Fairview Health Services may drop out of the Blue Cross provider network, the Strib’s Chen May Yee reports. It’s a battle over price; Blue Cross members could begin paying out-of-network rates Aug. 23. Yee says such down-to-the-wire standoffs are rare, and notes Blue Cross is the state’s biggest health insurer while Fairview is the third-biggest hospital clinic group. Blue Cross says Fairview’s prices are beyond market, but Medica just signed a similar deal.

MPR’s Tim Nelson probes a publicly subsidized bioscience incubator gone bad. The University Enterprise Laboratories opened in 2004, but just laid off its staff and “shelved its mission.” Rivals elsewhere — including the U itself, and massive out-of-state programs — punished the center. Former St. Paul Mayor Randy Kelly was a big backer; now, the city is on the hook for $7 million in project financing.

The state will cut juror pay from $20 a day to $10, the PiPress’s Brady Gervais writes. It’s a $1.1 million savings for a courts system cut in this year’s budget deal. A $40-$50 daycare and 27-cents-per-mile reimbursements are preserved. A few years ago, jurors got $30 a day; $10 is below the national average. Employers don’t have to pay sitting jurors.

The St. Paul Public Libraries may charge for DVD rentals. The PiPress’s Dave Orrick says the 50-cent-to-a-buck upcharge is so the system can buy more DVDs. Orrick notes that in 2006, 13 percent of St. Paul’s acquisitions budget went for DVDs, which represented a quarter of all checked-out items. (Possible typo: the story says $20,000 is spent buying DVDs out of a $1.6 million acquisitions budget; that’s 1.25 percent.) Ramsey County libraries charge 50 cents a day, while Minneapolis charges nothing.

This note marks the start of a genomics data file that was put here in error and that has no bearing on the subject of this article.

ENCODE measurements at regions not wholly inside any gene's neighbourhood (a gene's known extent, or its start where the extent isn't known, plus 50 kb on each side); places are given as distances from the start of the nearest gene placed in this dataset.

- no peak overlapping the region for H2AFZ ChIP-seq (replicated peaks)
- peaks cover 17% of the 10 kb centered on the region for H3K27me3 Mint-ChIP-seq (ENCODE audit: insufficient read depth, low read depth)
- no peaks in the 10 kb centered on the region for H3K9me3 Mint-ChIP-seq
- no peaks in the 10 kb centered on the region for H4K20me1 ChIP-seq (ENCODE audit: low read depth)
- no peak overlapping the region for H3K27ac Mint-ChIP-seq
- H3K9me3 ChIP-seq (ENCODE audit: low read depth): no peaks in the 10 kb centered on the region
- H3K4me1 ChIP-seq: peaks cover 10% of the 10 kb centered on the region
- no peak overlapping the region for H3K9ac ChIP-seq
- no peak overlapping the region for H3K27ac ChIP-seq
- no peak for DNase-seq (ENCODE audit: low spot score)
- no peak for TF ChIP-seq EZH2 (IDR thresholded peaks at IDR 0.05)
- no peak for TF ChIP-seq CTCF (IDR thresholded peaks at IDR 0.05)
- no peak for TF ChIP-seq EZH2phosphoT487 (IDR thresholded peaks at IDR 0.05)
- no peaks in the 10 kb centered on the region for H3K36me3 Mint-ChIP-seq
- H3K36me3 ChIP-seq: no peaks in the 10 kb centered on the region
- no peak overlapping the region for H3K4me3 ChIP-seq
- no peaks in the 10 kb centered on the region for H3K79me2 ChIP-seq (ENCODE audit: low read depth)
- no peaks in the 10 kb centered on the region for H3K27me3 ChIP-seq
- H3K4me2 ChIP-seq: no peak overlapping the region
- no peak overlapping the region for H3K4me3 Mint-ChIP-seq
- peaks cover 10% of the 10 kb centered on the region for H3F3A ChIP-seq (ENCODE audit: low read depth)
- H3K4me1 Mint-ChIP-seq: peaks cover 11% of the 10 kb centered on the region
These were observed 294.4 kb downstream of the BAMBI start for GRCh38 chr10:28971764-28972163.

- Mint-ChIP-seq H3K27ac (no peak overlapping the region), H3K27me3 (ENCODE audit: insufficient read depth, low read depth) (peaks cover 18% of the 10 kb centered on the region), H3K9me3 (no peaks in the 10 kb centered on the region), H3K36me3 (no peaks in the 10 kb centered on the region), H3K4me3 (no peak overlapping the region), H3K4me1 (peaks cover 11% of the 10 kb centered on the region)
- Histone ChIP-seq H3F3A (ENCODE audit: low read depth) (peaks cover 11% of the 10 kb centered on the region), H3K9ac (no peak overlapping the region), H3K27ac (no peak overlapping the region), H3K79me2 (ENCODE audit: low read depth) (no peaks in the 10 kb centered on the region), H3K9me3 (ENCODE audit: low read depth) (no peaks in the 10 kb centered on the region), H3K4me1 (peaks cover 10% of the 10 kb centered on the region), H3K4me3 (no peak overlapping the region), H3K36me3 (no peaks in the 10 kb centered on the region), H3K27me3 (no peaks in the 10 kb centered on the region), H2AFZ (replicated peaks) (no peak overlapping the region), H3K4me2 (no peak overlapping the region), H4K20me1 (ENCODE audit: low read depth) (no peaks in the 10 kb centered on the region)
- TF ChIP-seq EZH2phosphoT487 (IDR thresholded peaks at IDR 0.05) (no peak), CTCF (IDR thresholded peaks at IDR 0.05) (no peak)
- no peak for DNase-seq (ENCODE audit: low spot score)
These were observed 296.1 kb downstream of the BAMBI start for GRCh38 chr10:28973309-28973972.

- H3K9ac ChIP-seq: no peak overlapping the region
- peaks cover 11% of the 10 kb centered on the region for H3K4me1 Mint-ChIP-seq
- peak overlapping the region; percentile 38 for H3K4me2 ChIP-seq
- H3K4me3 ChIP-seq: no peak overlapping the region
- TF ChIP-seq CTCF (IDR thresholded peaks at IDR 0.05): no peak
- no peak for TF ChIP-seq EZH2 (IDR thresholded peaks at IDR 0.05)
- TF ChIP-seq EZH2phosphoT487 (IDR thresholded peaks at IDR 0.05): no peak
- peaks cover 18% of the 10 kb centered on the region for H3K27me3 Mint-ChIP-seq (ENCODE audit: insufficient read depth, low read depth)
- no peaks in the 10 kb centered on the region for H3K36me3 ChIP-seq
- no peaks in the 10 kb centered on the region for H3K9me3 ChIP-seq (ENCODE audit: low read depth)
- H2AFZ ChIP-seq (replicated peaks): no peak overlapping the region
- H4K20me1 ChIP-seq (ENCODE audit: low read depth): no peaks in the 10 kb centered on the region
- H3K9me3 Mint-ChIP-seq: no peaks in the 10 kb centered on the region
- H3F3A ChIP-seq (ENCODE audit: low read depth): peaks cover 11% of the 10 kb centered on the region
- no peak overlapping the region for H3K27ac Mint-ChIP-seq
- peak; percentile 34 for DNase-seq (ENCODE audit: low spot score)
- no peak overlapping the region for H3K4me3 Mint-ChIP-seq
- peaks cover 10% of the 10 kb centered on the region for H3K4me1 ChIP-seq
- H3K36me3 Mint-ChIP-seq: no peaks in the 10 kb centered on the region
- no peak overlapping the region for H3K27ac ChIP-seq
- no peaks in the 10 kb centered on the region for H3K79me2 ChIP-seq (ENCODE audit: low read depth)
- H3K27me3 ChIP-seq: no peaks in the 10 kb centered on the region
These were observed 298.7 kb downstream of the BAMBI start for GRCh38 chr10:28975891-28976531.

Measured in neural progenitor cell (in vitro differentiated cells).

Minnesota’s unemployment rate ticked down two-tenths of a percent in June, to 5.3 percent. That’s below the nation’s 5.5 percent rate. MPR’s Martin Moylan says the state added 3,400 jobs last month, and is up 1,900 for the year while the nation is down 400,000. News Cut’s Bob Collins waxes sanguine about the numbers.